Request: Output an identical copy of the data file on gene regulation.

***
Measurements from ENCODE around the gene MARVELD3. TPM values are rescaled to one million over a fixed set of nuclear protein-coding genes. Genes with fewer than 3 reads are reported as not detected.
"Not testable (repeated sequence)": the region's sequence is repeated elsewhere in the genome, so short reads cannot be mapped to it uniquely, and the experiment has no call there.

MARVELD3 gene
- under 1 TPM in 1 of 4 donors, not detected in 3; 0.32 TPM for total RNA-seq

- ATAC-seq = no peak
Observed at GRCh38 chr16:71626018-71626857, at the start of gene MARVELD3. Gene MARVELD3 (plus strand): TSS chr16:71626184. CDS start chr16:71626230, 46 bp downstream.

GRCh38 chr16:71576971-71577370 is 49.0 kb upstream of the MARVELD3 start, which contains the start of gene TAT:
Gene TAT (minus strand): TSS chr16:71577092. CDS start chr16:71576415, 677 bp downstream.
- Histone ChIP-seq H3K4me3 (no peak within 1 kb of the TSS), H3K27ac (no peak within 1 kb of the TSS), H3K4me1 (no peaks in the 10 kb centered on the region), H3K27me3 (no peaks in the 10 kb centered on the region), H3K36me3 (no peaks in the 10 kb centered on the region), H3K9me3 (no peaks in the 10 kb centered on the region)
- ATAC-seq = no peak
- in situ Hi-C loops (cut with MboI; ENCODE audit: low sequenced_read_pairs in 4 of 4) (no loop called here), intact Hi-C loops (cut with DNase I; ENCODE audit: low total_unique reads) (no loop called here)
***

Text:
Measurements from ENCODE around the gene MARVELD3. TPM values are rescaled to one million over a fixed set of nuclear protein-coding genes. Genes with fewer than 3 reads are reported as not detected.
"Not testable (repeated sequence)": the region's sequence is repeated elsewhere in the genome, so short reads cannot be mapped to it uniquely, and the experiment has no call there.

MARVELD3 gene
- under 1 TPM in 1 of 4 donors, not detected in 3; 0.32 TPM for total RNA-seq

- ATAC-seq = no peak
Observed at GRCh38 chr16:71626018-71626857, at the start of gene MARVELD3. Gene MARVELD3 (plus strand): TSS chr16:71626184. CDS start chr16:71626230, 46 bp downstream.

GRCh38 chr16:71576971-71577370 is 49.0 kb upstream of the MARVELD3 start, which contains the start of gene TAT:
Gene TAT (minus strand): TSS chr16:71577092. CDS start chr16:71576415, 677 bp downstream.
- Histone ChIP-seq H3K4me3 (no peak within 1 kb of the TSS), H3K27ac (no peak within 1 kb of the TSS), H3K4me1 (no peaks in the 10 kb centered on the region), H3K27me3 (no peaks in the 10 kb centered on the region), H3K36me3 (no peaks in the 10 kb centered on the region), H3K9me3 (no peaks in the 10 kb centered on the region)
- ATAC-seq = no peak
- in situ Hi-C loops (cut with MboI; ENCODE audit: low sequenced_read_pairs in 4 of 4) (no loop called here), intact Hi-C loops (cut with DNase I; ENCODE audit: low total_unique reads) (no loop called here)